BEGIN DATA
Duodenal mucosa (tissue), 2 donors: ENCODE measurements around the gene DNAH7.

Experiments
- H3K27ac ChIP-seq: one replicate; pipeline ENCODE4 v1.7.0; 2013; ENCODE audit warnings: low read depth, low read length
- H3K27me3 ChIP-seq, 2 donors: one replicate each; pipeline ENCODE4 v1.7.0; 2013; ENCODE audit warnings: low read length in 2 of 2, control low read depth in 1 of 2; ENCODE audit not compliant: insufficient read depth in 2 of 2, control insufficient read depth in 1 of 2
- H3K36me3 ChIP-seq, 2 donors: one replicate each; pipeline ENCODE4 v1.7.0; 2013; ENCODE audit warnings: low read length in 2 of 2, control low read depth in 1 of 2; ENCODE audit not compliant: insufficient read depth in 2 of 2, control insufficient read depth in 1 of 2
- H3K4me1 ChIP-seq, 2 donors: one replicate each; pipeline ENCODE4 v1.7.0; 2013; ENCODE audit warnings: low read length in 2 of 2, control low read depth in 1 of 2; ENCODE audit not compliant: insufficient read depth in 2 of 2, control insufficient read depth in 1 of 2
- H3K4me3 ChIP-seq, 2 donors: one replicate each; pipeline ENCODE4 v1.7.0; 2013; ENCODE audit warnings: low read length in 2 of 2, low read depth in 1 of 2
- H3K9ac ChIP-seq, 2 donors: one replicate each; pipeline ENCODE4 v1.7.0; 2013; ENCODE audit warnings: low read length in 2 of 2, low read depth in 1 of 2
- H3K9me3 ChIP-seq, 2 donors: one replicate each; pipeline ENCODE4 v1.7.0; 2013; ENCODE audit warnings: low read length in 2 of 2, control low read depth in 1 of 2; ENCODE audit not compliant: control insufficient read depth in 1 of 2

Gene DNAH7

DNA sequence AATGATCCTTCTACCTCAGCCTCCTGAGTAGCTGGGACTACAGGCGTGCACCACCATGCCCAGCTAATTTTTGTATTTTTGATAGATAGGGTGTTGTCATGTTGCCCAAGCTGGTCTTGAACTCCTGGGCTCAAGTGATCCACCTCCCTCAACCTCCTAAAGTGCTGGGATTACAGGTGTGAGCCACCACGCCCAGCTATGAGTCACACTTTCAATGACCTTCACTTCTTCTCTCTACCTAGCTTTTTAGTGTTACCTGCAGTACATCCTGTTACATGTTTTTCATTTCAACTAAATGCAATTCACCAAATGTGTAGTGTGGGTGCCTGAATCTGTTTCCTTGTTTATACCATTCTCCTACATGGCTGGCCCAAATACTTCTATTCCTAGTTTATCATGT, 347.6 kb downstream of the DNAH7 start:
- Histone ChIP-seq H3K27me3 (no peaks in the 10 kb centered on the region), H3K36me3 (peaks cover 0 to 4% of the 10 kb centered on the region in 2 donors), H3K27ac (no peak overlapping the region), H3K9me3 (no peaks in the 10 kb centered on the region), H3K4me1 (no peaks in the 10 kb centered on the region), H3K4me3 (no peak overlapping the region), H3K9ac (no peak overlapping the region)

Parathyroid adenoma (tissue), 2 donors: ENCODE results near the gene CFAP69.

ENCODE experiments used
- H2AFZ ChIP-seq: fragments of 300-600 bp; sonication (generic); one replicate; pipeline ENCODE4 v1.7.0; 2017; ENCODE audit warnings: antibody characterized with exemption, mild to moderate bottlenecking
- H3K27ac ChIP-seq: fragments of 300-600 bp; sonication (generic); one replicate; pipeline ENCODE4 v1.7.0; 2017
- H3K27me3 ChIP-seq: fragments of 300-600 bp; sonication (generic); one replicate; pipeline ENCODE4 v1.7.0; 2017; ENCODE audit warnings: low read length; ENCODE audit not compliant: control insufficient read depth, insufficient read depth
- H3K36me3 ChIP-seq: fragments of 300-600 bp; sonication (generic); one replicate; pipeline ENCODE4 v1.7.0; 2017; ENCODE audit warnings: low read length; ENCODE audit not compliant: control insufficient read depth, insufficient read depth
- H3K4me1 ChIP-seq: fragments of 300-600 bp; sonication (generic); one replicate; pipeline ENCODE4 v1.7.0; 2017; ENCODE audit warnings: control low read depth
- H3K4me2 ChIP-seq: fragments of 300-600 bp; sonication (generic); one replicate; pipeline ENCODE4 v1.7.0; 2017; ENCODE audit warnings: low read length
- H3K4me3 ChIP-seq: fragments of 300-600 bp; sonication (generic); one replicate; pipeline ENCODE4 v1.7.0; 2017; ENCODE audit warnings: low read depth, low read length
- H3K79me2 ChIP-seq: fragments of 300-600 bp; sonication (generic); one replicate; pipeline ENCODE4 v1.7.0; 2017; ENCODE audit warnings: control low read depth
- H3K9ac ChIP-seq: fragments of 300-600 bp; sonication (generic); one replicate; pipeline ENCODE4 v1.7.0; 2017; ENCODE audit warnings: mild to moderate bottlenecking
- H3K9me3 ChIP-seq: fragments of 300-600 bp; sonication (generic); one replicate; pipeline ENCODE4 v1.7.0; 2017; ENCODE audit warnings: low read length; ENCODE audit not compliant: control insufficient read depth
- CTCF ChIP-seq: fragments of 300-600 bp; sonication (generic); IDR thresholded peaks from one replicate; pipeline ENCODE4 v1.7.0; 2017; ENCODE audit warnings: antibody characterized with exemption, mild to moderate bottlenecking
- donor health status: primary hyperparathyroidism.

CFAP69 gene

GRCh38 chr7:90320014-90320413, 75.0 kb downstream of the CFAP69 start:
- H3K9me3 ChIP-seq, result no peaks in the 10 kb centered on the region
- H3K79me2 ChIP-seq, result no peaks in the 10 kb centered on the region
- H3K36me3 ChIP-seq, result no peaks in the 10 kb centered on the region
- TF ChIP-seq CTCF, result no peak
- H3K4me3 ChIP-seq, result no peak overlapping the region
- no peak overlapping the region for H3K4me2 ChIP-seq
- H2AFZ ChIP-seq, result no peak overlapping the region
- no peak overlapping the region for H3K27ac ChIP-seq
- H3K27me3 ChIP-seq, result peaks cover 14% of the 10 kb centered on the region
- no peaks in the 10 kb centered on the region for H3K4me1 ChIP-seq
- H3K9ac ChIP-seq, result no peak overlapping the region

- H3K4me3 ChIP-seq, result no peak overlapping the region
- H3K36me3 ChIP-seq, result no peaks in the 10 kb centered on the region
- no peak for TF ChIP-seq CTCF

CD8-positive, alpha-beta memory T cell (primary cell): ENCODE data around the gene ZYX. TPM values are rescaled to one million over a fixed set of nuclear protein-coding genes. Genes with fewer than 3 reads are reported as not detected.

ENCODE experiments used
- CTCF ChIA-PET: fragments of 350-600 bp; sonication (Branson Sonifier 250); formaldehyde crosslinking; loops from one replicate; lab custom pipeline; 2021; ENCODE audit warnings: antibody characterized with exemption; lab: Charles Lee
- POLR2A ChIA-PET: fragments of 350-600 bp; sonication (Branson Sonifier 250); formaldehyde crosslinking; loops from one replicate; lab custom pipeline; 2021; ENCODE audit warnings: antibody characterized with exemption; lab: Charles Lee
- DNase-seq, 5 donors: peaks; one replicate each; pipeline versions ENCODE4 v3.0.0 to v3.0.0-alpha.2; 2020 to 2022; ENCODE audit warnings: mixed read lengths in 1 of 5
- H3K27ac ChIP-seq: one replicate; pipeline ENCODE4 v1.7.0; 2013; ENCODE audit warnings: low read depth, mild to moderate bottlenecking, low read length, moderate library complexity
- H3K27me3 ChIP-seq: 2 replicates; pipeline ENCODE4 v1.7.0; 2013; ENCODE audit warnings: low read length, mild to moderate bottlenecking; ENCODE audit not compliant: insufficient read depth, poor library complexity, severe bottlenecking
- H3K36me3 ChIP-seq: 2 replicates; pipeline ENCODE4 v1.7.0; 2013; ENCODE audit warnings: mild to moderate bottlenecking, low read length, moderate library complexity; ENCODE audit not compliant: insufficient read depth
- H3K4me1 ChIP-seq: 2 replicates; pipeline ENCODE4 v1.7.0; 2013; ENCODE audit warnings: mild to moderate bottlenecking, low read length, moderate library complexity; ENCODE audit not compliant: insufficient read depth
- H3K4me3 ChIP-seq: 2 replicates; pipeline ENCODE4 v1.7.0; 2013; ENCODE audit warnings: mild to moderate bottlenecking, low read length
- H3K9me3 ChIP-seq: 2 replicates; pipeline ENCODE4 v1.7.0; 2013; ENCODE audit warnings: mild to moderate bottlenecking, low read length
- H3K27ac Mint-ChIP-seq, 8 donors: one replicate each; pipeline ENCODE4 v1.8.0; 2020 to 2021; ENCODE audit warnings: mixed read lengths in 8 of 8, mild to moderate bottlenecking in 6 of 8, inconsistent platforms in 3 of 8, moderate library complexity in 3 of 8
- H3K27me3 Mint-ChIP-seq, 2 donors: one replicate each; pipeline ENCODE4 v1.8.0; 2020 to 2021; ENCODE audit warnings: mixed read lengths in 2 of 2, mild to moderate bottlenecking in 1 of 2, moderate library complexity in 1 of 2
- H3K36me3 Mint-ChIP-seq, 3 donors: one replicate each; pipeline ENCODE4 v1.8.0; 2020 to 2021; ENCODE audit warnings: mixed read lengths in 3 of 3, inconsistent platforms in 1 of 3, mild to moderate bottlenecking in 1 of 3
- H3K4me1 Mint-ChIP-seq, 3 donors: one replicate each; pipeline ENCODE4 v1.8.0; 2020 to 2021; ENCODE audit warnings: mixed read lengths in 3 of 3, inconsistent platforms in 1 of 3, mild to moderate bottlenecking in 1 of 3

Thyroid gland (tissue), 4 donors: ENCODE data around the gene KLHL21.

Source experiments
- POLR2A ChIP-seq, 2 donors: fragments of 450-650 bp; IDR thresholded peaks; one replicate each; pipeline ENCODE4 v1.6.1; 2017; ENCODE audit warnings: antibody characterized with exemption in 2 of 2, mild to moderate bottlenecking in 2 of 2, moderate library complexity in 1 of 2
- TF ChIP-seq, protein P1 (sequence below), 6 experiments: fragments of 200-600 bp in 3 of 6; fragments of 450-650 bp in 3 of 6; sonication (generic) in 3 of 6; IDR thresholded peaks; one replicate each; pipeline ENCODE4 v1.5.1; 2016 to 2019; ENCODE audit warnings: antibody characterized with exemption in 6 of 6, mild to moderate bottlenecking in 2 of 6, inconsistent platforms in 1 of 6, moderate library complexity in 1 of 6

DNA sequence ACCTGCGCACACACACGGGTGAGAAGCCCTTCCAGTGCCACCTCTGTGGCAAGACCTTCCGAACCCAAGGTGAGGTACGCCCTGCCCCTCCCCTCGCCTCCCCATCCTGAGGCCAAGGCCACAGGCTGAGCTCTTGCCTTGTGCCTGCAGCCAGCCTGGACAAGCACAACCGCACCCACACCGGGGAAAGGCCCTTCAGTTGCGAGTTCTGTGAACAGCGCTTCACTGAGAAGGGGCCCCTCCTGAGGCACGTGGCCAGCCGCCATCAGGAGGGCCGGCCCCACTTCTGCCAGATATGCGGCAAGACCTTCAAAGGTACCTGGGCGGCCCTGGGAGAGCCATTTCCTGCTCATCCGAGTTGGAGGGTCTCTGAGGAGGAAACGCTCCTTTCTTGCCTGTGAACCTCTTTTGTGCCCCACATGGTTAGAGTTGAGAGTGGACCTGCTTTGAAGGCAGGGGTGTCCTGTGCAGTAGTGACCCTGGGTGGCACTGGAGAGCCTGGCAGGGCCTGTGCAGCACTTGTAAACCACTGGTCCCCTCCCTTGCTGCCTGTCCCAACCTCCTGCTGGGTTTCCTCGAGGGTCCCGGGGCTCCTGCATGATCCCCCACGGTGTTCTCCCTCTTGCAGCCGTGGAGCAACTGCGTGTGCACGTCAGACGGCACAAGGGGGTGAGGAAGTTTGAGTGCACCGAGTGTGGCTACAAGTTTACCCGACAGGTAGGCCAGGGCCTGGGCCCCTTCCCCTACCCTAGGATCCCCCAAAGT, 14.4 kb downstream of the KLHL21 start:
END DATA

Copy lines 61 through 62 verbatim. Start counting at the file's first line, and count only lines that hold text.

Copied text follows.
- TF ChIP-seq, protein P1 (sequence below), 6 experiments: fragments of 200-600 bp in 3 of 6; fragments of 450-650 bp in 3 of 6; sonication (generic) in 3 of 6; IDR thresholded peaks; one replicate each; pipeline ENCODE4 v1.5.1; 2016 to 2019; ENCODE audit warnings: antibody characterized with exemption in 6 of 6, mild to moderate bottlenecking in 2 of 6, inconsistent platforms in 1 of 6, moderate library complexity in 1 of 6

DNA sequence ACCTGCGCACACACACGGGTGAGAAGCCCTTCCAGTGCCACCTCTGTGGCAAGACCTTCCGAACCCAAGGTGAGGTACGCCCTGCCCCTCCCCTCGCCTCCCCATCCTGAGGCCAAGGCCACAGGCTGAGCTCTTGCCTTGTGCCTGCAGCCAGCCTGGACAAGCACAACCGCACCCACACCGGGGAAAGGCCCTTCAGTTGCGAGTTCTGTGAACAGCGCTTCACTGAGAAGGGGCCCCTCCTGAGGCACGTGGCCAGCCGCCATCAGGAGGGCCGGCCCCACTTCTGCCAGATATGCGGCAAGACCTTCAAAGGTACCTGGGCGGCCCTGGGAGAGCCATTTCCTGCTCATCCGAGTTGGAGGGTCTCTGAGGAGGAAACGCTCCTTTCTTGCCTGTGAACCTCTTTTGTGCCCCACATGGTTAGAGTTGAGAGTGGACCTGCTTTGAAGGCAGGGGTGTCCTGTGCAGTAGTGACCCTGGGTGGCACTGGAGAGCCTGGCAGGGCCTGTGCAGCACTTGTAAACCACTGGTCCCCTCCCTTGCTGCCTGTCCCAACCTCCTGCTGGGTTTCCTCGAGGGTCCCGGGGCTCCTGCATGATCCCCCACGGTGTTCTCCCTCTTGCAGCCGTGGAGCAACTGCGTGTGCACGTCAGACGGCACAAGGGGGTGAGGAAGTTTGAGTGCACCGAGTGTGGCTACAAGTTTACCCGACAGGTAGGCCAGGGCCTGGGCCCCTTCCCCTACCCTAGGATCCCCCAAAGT, 14.4 kb downstream of the KLHL21 start: